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Latest Tibetan plateau Stories

Recent Decades Likely Wettest In 3,500 Years In Tibet
2014-02-12 12:34:10

University of East Anglia Recent decades may have been the wettest in 3,500 years in North East Tibet – according to climate researchers at the University of East Anglia (UK) and the Chinese Academy of Sciences (Lanzhou, China). Researchers looked at 3,500-year-long tree ring records from North East Tibet to estimate annual precipitation. They found that recent decades have likely been the wettest on record in this semi-arid region. The precipitation records have been...

Genome Analysis Reveals Origins Of Genetic Adaptations For High Altitude In Tibetans
2014-02-11 09:00:22

University of Chicago Medical Center Genetic adaptations for life at high elevations found in residents of the Tibetan plateau likely originated around 30,000 years ago in peoples related to contemporary Sherpa. These genes were passed on to more recent migrants from lower elevations via population mixing, and then amplified by natural selection in the modern Tibetan gene pool, according to a new study by scientists from the University of Chicago and Case Western Reserve University,...

Glacier Melt From Global Warming Can Flood Tibetan Pastures
2014-01-20 04:22:04

[ Watch the Video: Melting Tibetan Glaciers Flooding Farmland ] Ranjini Raghunath for redOrbit.com - Your Universe Online As glaciers melt and sea levels rise due to global warming, coastal regions and islands are beginning to panic. But even places as high up in the mountains as Tibet can face the negative consequences of melting glaciers. The Tibetan Plateau, also known as the Qinghai-Tibet Plateau, is the largest plateau in the world – about four times the size of France. Its...

Lesser Known Asian Mountain Ranges Led To Expansion Of Gobi Desert
2013-12-11 13:01:14

Lee Rannals for redOrbit.com - Your Universe Online Researchers say two lesser known mountain ranges in Central Asia helped lead to the arid conditions that regions like the Gobi Desert face today. Scientists speaking at the annual meeting of the American Geophysical Union in San Francisco say the formation of the Hangay and the Altai mountain ranges may have led to the expansion of Asia’s largest desert. "These results have major implications for understanding the dominant factors...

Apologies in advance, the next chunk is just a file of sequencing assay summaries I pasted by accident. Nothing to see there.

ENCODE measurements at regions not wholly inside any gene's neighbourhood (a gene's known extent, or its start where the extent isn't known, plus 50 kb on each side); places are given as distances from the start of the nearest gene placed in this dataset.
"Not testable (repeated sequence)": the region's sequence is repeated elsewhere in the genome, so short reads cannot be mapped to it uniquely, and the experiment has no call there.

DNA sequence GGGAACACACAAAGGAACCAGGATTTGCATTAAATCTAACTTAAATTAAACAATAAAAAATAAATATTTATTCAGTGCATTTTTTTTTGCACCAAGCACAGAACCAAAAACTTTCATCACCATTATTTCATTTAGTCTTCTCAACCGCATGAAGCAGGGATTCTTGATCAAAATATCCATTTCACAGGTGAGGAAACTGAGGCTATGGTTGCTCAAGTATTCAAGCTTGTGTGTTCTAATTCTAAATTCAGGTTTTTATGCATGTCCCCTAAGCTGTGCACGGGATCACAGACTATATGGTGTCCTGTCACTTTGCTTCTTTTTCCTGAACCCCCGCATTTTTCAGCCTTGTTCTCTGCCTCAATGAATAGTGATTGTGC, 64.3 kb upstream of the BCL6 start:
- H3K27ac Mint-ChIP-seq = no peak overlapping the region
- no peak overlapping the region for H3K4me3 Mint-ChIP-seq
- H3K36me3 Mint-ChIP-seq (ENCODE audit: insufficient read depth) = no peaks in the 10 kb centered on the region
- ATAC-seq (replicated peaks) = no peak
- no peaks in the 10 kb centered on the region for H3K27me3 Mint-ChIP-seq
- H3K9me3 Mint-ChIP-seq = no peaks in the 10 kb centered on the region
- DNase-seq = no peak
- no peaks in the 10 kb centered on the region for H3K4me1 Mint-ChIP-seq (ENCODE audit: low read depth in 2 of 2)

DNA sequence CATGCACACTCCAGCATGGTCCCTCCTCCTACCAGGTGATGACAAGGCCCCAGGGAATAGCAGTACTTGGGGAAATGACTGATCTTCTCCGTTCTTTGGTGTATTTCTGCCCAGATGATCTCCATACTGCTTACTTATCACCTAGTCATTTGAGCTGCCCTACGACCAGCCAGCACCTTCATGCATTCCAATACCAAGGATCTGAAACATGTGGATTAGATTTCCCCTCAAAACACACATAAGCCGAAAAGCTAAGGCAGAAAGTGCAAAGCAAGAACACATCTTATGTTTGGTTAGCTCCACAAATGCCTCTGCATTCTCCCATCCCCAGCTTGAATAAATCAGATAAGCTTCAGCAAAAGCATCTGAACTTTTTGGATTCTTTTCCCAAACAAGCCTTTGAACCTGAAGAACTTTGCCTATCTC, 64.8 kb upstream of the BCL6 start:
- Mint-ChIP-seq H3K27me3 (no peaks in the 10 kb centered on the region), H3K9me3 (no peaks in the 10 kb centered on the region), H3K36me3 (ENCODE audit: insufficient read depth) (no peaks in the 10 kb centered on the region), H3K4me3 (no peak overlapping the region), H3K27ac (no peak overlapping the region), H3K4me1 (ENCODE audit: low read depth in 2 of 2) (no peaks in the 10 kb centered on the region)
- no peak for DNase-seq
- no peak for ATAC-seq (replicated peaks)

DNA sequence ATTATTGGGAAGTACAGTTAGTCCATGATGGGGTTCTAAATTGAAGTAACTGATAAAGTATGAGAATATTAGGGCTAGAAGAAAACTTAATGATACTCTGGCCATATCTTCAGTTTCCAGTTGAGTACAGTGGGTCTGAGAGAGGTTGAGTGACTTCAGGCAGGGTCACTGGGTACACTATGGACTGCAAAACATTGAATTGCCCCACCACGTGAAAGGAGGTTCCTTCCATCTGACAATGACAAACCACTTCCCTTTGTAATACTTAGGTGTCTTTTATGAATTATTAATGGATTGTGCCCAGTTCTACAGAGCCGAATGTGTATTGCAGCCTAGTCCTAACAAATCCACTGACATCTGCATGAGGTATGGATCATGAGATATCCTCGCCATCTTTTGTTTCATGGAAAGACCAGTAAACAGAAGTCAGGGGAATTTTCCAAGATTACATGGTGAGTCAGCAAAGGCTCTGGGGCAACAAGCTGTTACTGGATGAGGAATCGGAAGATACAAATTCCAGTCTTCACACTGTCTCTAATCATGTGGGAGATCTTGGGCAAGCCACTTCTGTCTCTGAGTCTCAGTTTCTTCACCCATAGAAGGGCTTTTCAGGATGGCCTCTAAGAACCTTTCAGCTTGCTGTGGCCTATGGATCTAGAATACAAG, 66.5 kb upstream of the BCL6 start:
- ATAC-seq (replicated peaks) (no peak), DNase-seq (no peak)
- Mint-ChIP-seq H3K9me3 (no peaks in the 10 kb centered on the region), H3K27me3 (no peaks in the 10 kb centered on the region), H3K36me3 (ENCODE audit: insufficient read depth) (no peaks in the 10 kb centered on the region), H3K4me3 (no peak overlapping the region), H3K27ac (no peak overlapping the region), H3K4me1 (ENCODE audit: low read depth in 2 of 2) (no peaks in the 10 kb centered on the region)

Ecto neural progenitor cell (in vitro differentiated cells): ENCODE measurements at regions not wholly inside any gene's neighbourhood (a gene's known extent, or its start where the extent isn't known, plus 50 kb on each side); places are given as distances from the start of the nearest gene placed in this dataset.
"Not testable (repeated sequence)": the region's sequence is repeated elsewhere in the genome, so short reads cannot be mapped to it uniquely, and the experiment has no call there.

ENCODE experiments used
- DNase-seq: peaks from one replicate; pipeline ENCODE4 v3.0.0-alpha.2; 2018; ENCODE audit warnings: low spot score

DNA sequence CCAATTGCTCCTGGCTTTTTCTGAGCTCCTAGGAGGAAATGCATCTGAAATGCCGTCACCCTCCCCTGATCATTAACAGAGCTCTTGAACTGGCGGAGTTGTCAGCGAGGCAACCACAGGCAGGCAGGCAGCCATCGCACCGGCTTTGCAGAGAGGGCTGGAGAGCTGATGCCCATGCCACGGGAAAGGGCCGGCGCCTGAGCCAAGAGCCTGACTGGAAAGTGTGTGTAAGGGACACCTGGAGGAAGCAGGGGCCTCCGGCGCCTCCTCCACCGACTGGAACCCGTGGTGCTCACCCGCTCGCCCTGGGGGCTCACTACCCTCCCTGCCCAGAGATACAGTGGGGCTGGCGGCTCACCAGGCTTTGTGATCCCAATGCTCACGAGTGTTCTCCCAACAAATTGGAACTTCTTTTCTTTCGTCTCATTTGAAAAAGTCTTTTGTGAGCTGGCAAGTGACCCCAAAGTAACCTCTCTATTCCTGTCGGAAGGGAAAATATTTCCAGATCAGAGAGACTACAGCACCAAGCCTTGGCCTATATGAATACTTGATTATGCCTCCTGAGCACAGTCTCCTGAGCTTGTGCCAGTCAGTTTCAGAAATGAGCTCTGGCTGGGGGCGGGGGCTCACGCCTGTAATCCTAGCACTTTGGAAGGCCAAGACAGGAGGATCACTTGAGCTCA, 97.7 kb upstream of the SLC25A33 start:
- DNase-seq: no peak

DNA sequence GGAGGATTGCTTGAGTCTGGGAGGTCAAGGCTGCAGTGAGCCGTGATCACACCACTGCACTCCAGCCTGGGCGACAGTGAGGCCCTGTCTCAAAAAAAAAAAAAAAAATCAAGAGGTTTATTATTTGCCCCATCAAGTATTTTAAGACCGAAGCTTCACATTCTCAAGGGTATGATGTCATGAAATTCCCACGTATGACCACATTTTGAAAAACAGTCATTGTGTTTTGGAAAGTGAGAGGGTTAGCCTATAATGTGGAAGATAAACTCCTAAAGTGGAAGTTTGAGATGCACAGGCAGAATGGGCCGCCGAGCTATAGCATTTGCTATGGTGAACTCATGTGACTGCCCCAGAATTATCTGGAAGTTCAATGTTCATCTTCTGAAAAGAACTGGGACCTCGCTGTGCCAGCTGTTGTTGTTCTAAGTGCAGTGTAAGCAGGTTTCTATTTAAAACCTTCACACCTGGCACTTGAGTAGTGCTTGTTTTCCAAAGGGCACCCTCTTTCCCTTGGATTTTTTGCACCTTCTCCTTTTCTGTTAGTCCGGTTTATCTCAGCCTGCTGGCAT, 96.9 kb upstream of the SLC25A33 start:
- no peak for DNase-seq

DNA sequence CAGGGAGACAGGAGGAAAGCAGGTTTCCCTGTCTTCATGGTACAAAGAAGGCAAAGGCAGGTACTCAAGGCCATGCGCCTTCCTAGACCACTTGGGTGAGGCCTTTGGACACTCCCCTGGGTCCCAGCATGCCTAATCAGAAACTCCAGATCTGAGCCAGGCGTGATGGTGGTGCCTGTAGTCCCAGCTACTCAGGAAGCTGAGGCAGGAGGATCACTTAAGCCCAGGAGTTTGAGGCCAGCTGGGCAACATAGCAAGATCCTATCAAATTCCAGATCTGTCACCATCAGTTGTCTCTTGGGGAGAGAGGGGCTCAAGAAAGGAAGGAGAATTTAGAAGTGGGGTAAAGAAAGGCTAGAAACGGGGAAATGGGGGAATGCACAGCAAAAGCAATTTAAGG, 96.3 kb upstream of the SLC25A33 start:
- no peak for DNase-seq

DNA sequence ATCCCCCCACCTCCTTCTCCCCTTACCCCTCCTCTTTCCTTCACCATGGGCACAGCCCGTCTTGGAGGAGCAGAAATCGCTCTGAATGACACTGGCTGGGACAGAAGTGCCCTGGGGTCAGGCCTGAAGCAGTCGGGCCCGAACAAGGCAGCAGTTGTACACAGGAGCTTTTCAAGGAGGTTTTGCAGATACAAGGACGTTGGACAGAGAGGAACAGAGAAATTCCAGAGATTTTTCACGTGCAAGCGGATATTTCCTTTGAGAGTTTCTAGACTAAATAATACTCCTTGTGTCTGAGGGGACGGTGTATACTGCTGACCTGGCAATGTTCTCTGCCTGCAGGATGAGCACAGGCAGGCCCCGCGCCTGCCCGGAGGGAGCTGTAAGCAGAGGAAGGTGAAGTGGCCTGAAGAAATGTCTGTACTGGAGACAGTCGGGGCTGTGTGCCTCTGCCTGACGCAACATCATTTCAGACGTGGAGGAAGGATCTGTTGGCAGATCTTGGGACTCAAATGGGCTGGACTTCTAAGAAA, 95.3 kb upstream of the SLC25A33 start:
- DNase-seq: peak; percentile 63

2012-08-16 15:53:13

The growth of high topography on the Tibetan Plateau in Sichuan, China, began much earlier than previously thought, according to an international team of geologists who looked at mountain ranges along the eastern edge of the plateau. The Indian tectonic plate began its collision with Asia between 55 and 50 million years ago, but "significant topographic relief existed adjacent to the Sichuan Basin prior to the Indo-Asian collision," the researchers report online in Nature Geoscience....

2012-03-08 00:57:47

Drought events are largely unknown in Earth's history, because reconstruction of ancient hydrological conditions remains difficult due to lack of proxy. New GEOLOGY research supported by China´s NNSF and MS&T uses a microbial lipid proxy of highly alkaline conditions to identify enhanced aridity in Miocene sediments on the Tibetan Plateau. This enhanced aridity is associated with significant uplift of the Tibetan Plateau nine million years ago. According to the study's lead...

Image 1 - When Continents Collide
2012-03-01 09:00:58

A new twist to a 50 million-year-old tale Fifty million years ago, India slammed into Eurasia, a collision that gave rise to the tallest landforms on the planet, the Himalaya Mountains and the Tibetan Plateau. India and Eurasia continue to converge today, though at an ever-slowing pace. University of Michigan geomorphologist and geophysicist Marin Clark wanted to know when this motion will end and why. She conducted a study that led to surprising findings that could add a new wrinkle to...

2011-12-01 01:42:47

Jordi López of the Barcelona Botanical Institute has joined local researchers in a study to locate and define "havens and museums of flora" in China — areas where vegetation resisted the glaciations of the Quaternary Period. At the eastern edge of the Tibetan Plateau in the south-west of China, near the Burmese border, are Hengduan mountains. According to Jordi López Pujol, researcher at the Botanical Institute of Barcelona, "they are possibly the most...

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2011-04-07 08:45:54

For many years, most scientists studying Tibet have thought that a very hot and very weak lower and middle crust underlies its plateau, flowing like a fluid. Now, a team of researchers at the California Institute of Technology (Caltech) is questioning this long-held belief and proposing that an entirely different mechanism is at play. "The idea that Tibet is more or less floating on a layer of partially molten crust is accepted in the research community. Our research proposes the opposite...


Latest Tibetan plateau Reference Libraries

42_e381fe187821eb65098634122311268a
2007-12-21 13:25:59

The Kiang (Equus kiang), is a large mammal belonging to the horse family. They are native to the Tibetan Plateau. Their habitat is mountainous and alpine grasslands from 13,000 to 23,000 feet in elevation. The Kiang is the largest of the wild asses, with an average shoulder height of 55 inches. It has a large head, with a blunt muzzle and a convex nose. The mane is upright and relatively short. The coat is a rich chestnut color, darker brown in winter and a sleek reddish brown in late...

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Word of the Day
bibliopole
  • A bookseller; now, especially, a dealer in rare and curious books.
This word comes from a Greek phrase meaning 'book seller.'
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